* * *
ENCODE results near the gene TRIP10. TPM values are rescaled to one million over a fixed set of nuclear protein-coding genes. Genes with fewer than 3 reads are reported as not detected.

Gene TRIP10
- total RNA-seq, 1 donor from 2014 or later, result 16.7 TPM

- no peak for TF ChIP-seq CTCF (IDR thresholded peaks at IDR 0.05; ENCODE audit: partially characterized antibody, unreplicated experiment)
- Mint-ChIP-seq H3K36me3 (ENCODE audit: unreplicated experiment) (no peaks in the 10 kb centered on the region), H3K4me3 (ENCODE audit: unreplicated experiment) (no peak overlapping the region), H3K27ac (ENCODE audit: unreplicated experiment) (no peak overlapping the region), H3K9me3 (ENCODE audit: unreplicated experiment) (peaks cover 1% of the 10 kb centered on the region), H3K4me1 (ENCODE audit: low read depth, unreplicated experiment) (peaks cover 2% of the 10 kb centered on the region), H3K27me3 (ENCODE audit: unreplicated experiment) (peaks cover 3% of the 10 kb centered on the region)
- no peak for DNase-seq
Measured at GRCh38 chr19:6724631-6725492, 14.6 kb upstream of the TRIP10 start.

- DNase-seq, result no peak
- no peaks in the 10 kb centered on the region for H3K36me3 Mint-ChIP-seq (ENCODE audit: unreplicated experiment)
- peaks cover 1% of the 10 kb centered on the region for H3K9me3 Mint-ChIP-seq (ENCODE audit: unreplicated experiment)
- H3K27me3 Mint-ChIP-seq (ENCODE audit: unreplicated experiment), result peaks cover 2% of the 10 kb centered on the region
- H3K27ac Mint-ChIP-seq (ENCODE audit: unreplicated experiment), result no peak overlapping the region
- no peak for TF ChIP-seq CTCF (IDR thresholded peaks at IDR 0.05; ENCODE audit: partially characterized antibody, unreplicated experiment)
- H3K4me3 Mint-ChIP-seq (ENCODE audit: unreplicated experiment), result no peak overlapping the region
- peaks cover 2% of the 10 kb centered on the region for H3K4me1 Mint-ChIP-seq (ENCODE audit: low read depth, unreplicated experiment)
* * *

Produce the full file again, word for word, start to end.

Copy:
ENCODE results near the gene TRIP10. TPM values are rescaled to one million over a fixed set of nuclear protein-coding genes. Genes with fewer than 3 reads are reported as not detected.

Gene TRIP10
- total RNA-seq, 1 donor from 2014 or later, result 16.7 TPM

- no peak for TF ChIP-seq CTCF (IDR thresholded peaks at IDR 0.05; ENCODE audit: partially characterized antibody, unreplicated experiment)
- Mint-ChIP-seq H3K36me3 (ENCODE audit: unreplicated experiment) (no peaks in the 10 kb centered on the region), H3K4me3 (ENCODE audit: unreplicated experiment) (no peak overlapping the region), H3K27ac (ENCODE audit: unreplicated experiment) (no peak overlapping the region), H3K9me3 (ENCODE audit: unreplicated experiment) (peaks cover 1% of the 10 kb centered on the region), H3K4me1 (ENCODE audit: low read depth, unreplicated experiment) (peaks cover 2% of the 10 kb centered on the region), H3K27me3 (ENCODE audit: unreplicated experiment) (peaks cover 3% of the 10 kb centered on the region)
- no peak for DNase-seq
Measured at GRCh38 chr19:6724631-6725492, 14.6 kb upstream of the TRIP10 start.

- DNase-seq, result no peak
- no peaks in the 10 kb centered on the region for H3K36me3 Mint-ChIP-seq (ENCODE audit: unreplicated experiment)
- peaks cover 1% of the 10 kb centered on the region for H3K9me3 Mint-ChIP-seq (ENCODE audit: unreplicated experiment)
- H3K27me3 Mint-ChIP-seq (ENCODE audit: unreplicated experiment), result peaks cover 2% of the 10 kb centered on the region
- H3K27ac Mint-ChIP-seq (ENCODE audit: unreplicated experiment), result no peak overlapping the region
- no peak for TF ChIP-seq CTCF (IDR thresholded peaks at IDR 0.05; ENCODE audit: partially characterized antibody, unreplicated experiment)
- H3K4me3 Mint-ChIP-seq (ENCODE audit: unreplicated experiment), result no peak overlapping the region
- peaks cover 2% of the 10 kb centered on the region for H3K4me1 Mint-ChIP-seq (ENCODE audit: low read depth, unreplicated experiment)